Friday, December 28, 2012

Dementia Safety Issue: Home Alone

There are many safety issues for people with Alzheimer's/dementia such as driving and falls, but by far one of the biggest safety issues is leaving someone with dementia home alone. For some reason most caregivers can understand the need to take away the car keys, put up grab bars and bed rails to prevent falls, but we have a hard time accepting the fact that it is not safe to leave someone with dementia home alone. I think this is due to a few factors, one is that not enough people have the ability to stay home with their loved one or the money to hire caregivers, the other is that our loved one is an adult and we assume they should be able to stay home alone.

Clearly, we need two things, first more resources for people to be able to hire caregivers or find ways to create a community volunteer system of companions for people with dementia. Second we need to accept the fact that even though our loved one is an adult, their mind is reverting back to a child. This does not mean we respect and love them any less, we are just understanding the change in their abilities and we will work to keep them safe.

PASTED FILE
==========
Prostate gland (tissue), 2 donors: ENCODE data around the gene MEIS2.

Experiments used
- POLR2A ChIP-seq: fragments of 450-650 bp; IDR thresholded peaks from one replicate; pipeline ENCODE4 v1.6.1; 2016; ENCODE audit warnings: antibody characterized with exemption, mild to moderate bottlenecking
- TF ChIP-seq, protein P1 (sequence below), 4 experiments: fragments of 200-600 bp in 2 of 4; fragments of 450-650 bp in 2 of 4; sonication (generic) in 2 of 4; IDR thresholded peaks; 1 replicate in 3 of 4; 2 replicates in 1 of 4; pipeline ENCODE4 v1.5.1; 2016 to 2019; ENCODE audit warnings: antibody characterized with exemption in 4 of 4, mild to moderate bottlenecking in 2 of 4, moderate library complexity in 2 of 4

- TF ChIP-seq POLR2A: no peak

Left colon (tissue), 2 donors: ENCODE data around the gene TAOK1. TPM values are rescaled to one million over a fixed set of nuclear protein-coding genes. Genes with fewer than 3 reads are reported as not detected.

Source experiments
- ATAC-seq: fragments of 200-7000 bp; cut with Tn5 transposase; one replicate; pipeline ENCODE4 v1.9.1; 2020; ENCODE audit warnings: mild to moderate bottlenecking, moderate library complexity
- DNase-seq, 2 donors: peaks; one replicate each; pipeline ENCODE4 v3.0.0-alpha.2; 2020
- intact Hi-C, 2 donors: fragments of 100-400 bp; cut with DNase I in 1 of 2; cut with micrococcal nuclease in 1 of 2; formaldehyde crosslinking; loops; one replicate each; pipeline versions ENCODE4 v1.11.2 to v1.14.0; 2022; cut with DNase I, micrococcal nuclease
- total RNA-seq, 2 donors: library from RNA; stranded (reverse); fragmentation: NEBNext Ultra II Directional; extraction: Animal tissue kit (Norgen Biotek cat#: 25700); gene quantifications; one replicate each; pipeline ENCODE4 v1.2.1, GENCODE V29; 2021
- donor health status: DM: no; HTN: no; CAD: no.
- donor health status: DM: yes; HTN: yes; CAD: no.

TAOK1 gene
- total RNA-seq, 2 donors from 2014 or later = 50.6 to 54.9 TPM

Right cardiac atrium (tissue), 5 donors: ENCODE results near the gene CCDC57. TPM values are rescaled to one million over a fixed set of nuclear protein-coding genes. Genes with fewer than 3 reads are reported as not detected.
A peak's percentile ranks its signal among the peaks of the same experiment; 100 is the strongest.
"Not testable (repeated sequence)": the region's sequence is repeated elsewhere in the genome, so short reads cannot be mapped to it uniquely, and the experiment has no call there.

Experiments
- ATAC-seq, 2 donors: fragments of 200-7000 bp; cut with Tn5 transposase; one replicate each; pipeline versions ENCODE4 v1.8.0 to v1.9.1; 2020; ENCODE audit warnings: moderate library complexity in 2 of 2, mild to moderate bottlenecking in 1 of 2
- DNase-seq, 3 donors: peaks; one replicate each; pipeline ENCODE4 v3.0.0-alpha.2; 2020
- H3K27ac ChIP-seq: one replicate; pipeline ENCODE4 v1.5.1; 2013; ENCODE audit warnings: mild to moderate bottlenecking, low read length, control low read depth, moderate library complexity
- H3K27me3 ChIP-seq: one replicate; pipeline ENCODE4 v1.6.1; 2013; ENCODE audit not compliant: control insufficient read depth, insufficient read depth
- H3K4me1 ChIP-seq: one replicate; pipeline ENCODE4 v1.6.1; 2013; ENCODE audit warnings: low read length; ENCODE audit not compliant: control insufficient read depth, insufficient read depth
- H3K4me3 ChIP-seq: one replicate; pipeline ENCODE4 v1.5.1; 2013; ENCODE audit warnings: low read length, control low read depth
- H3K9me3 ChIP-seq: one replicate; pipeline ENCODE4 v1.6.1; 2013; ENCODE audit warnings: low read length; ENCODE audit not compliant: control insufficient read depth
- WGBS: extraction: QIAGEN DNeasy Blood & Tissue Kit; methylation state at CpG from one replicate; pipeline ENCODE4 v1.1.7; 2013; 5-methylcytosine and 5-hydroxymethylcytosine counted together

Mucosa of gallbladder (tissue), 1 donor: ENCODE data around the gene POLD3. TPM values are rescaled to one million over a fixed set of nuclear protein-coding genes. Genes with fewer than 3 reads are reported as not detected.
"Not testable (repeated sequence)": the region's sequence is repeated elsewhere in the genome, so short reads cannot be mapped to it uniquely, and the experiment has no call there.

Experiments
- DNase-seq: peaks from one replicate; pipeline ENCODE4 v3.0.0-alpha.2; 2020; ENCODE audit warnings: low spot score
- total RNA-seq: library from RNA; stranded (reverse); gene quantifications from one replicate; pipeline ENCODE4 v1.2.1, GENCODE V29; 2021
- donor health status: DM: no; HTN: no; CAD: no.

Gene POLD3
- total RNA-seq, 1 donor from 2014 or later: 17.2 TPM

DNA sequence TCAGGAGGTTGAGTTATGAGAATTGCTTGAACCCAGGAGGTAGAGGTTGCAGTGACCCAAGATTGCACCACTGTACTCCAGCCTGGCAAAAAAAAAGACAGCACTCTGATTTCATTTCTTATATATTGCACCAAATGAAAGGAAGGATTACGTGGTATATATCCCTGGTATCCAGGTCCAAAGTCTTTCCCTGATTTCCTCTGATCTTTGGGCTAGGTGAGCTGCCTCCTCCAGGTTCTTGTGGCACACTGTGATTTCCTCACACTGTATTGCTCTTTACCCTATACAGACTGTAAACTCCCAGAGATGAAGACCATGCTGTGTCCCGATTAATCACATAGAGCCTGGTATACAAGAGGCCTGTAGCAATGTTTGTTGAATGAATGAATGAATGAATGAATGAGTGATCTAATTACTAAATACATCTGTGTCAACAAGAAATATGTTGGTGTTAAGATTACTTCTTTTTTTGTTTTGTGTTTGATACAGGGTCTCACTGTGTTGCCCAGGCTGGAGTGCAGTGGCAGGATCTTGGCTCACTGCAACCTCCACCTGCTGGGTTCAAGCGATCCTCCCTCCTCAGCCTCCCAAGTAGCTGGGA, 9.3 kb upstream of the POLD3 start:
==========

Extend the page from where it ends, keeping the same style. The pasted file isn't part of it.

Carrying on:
As soon as you notice your loved one forgetting what they were doing in the house, leaving the stove on, wandering out during the day or night, falling, or being confused in their own house, it is not safe to leave them home alone, even if they are sleeping. This would most likely start in later mid-stage dementia. As dementia progresses, people revert back to a more child-like mind and ability. You will even notice that they may not recognize themselves in the mirror because they only recognize their face from when they were in their 20's. Cognition and memory regress. We do not leave our kids home alone at 3, 5, 8 years old, even if they are asleep. It is not safe. We may not like to admit it, but the same is true for people with dementia who's minds are going back to being similar to that child of 3, 5, or 8.